Vivi tugged on the brim of his hat and shook his head. "Oh, no..."

Mikoto nearly whispered, "If it helps, it was a peaceful death, while he slept."

"He took care of Bobby," Vivi said. "Now no one's left to tend him...No. 111 really loved Bobby."

"Don't worry. We shall care for the chocobo. Tonight we will bury No. 111. You will come, won't you?"

He nodded purposefully. His heart felt weighted. In just one month, they lost two Black Mages. The same cold shiver passed through his being. They were dropping like flies...

Mikoto spoke as if she had read his thoughts. "There are only seventeen Black Mages left in the village, including yourself. Worse yet, there seems to be no warning at all. They just...stop."

Vivi said nothing. The girl continued, "You must listen, Vivi. I know it isn't easy, but this subject leads into the third reason I am here. The other Genomes and I wish to thank the Mages for all they have done for us, and we have been researching the problem of their limited life spans-"

Vivi's eyes lit up. "H-Have you found anything? Is there a way to lengthen them?"

She frowned a bit. "Please do not jump to conclusions. Extending the Black Mages' lives was our first idea, but, unfortunately, we cannot undo the way they were created. Nor can we give them anything in the way of medicine, since we haven't been able to identify any specific medical malady that causes their deaths."

Crestfallen, Vivi sat on his bed. He played absently with the corner of his chocobo down blanket. "Then they...we...are all going to die soon."

"Not you, Vivi," she said, sitting next to him. "You are different."

"I am?" he asked softly. She was so close to him, he could smell her gentle floral scent; see the soft curve of her cheek splashed with golden sunlight. His stomach fluttered, and the feeling confused him.

"Have you never thought of it? I've been observing the Mages, and especially you, for some time. I have come to some conclusions, which I believe are rationally sound."

"You...have?" He always felt a little dull speaking with Mikoto, with her sophisticated vocabulary. It was hard for him to remember she was only fourteen years old, not much older than he was, really. Considering the circumstances of their creation, however, Vivi wondered how important chronological age was regarding Mages and Genomes. He barely had time to digest the thought.

Mikoto sort of sniffed; her equivalent of a laugh. "You think you are like your brothers?" she asked bluntly. "I use the term 'brothers' loosely of course. If my theories are correct, then you are quite distantly related to them, but I'll get to that in a minute. Seriously, with all the soul-searching you have done, it's hard to imagine that you never saw these things."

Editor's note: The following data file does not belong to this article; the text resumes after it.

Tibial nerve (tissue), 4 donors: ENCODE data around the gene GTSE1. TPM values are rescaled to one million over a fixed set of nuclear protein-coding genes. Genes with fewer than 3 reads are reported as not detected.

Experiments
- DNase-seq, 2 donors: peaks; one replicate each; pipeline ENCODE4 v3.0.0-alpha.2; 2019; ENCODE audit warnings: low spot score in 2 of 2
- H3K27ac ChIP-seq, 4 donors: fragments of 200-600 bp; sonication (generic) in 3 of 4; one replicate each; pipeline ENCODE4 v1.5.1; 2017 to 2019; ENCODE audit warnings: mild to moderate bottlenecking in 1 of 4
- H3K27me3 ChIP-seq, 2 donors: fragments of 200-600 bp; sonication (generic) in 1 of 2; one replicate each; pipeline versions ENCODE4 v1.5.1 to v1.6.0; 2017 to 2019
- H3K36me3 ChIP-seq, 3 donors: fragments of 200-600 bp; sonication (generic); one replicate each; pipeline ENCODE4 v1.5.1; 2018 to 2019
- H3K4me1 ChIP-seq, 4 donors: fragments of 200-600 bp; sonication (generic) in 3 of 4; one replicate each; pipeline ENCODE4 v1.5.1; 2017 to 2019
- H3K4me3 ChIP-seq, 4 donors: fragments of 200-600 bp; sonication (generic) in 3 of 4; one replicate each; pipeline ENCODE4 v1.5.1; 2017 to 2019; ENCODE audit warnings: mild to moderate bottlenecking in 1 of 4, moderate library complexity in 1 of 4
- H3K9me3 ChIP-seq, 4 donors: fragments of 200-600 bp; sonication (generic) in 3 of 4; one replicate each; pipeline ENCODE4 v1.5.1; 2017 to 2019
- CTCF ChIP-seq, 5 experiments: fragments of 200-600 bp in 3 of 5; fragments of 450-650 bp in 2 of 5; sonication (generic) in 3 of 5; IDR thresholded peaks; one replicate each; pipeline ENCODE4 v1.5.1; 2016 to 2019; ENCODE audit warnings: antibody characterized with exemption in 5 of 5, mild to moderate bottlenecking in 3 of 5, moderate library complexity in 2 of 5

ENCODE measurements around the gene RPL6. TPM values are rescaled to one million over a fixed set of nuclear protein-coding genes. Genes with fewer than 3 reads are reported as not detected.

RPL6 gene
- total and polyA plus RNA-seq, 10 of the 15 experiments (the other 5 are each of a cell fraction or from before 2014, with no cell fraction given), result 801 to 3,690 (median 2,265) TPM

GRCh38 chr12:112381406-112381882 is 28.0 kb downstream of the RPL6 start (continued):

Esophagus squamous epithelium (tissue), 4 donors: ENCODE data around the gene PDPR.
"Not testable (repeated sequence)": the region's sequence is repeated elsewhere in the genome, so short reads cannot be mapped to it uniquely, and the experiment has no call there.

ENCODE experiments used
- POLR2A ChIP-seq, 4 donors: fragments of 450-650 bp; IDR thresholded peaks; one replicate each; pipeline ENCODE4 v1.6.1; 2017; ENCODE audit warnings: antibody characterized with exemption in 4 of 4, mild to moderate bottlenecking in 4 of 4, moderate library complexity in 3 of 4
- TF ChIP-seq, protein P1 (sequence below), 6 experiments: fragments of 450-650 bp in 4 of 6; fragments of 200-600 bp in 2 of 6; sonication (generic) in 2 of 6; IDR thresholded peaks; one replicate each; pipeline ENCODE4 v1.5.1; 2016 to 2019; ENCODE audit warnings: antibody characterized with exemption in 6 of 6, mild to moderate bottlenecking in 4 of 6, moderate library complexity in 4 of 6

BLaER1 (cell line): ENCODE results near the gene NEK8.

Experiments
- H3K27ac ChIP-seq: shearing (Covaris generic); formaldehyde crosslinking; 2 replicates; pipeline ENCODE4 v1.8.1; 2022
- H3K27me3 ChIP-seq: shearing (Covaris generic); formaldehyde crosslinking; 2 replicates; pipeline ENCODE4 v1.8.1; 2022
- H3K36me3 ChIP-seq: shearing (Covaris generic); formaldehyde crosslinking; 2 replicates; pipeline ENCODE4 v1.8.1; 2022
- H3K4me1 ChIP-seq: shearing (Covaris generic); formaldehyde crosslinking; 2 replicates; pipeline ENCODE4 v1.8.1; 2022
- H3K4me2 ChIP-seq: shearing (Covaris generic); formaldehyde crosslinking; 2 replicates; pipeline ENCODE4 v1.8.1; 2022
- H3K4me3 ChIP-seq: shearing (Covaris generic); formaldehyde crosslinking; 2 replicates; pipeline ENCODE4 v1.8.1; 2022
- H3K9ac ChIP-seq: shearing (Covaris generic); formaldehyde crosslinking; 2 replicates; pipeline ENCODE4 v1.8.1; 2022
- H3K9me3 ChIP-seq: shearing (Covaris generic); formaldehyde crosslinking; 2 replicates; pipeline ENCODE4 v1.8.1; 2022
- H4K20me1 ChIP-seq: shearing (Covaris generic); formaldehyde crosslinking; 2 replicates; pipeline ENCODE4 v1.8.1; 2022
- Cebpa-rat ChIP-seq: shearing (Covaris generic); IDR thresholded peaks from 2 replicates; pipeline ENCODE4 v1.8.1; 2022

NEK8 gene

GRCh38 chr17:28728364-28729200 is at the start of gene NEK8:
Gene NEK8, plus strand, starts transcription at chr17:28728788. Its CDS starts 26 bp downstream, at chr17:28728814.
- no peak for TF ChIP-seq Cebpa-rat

Vivi's head swam in a jumble of her words. What was she talking about? He had shared the story of his adventures with Mikoto, and his personal journey of discovery. But now he felt uncomfortable, as though she was mocking him. He almost regretted divulging such vulnerable information with her. His question came out sounding more impatient than he intended. "What things?"

Mikoto took a deep breath. Vivi saw an emotion behind her eyes he did not recognize; a cross between anticipation and determination. It was the most intense look he had ever seen her give, and it made him nervous. She began speaking as if delivering a speech.

"As you know, the Black Mages were manufactured by Kuja using much the same process with which we Genomes created new vessels. I was fascinated by these people, and wished to learn how they came into awareness. I spoke with many of them, and each had pretty much the same story to tell. They had all become aware quite suddenly, usually in battle, some on the cargo ships. It wasn't a concrete memory for them. They would not remember what the date was, or whether it was night or day. Mr. 288 is correct in his analogy that it is like being born. Plus, the Black Mages can also dimly remember their days of mindless servitude. These feelings manifest themselves subconsciously, as in dreams. In fact, a lot of them have recurring nightmares of battles they fought, and people they killed. But what about you, Vivi? You don't have any of these feelings, do you?"

Vivi blinked. " I don't know where I came from, really. I mean, I accepted the fact I was made, but I don't have any memories of battles or anything. Before then, I lived with Grandpa until he died. Then I went to Treno, then Alexandria, then, well, you know."

"So, where do you think you came from?" she asked, as though conducting an interview.

He pondered her question. "Grandpa wasn't my real Grandpa, obviously..." Half joking, he added, "Heh heh, maybe I fell off the cargo ship, too."

A sudden flash...Broken barrels...Shrapnel and limp bodies twisting, falling in a cloud of smoke. Vivi suppressed a shudder.

"That is not likely. Upon speaking with General Beatrix a while ago, I learned that the manufacturing of mages in Dali, and their subsequent transportation to Alexandria, has only occurred within the last couple of years." Mikoto explained. "You turned ten years old some time ago. Are you sure this is your true age? Do your memories corroborate this?"

"I-I think so," he answered, wading through her ponderous words. Corroborate? "I can remember back when I was four or so. That's the earliest, though. Yeah...Grandpa celebrated my birthday every year. He made a big deal out of it, and would cook lots of great food, like those sesame buns I liked. I think he just used the day as an excuse to do what he loved most," Vivi fondly recalled.